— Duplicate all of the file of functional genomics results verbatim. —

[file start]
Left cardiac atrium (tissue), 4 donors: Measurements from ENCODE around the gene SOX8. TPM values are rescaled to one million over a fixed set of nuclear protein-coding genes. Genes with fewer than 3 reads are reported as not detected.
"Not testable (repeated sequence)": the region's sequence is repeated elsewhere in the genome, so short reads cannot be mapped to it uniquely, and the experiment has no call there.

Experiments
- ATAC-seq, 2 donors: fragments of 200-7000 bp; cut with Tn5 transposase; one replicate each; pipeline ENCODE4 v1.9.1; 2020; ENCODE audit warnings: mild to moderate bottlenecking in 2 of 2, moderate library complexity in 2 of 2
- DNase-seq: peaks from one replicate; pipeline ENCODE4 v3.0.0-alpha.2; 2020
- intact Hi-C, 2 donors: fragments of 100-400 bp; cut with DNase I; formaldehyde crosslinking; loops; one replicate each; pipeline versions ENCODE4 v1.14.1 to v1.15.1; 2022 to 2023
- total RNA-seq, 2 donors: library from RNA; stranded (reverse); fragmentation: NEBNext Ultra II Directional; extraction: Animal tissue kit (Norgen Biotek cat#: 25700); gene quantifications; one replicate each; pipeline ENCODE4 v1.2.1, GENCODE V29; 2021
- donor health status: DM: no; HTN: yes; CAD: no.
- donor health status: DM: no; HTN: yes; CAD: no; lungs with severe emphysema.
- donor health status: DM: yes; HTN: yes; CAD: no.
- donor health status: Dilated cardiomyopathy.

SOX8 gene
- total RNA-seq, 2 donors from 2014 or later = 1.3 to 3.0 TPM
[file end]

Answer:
Left cardiac atrium (tissue), 4 donors: Measurements from ENCODE around the gene SOX8. TPM values are rescaled to one million over a fixed set of nuclear protein-coding genes. Genes with fewer than 3 reads are reported as not detected.
"Not testable (repeated sequence)": the region's sequence is repeated elsewhere in the genome, so short reads cannot be mapped to it uniquely, and the experiment has no call there.

Experiments
- ATAC-seq, 2 donors: fragments of 200-7000 bp; cut with Tn5 transposase; one replicate each; pipeline ENCODE4 v1.9.1; 2020; ENCODE audit warnings: mild to moderate bottlenecking in 2 of 2, moderate library complexity in 2 of 2
- DNase-seq: peaks from one replicate; pipeline ENCODE4 v3.0.0-alpha.2; 2020
- intact Hi-C, 2 donors: fragments of 100-400 bp; cut with DNase I; formaldehyde crosslinking; loops; one replicate each; pipeline versions ENCODE4 v1.14.1 to v1.15.1; 2022 to 2023
- total RNA-seq, 2 donors: library from RNA; stranded (reverse); fragmentation: NEBNext Ultra II Directional; extraction: Animal tissue kit (Norgen Biotek cat#: 25700); gene quantifications; one replicate each; pipeline ENCODE4 v1.2.1, GENCODE V29; 2021
- donor health status: DM: no; HTN: yes; CAD: no.
- donor health status: DM: no; HTN: yes; CAD: no; lungs with severe emphysema.
- donor health status: DM: yes; HTN: yes; CAD: no.
- donor health status: Dilated cardiomyopathy.

SOX8 gene
- total RNA-seq, 2 donors from 2014 or later = 1.3 to 3.0 TPM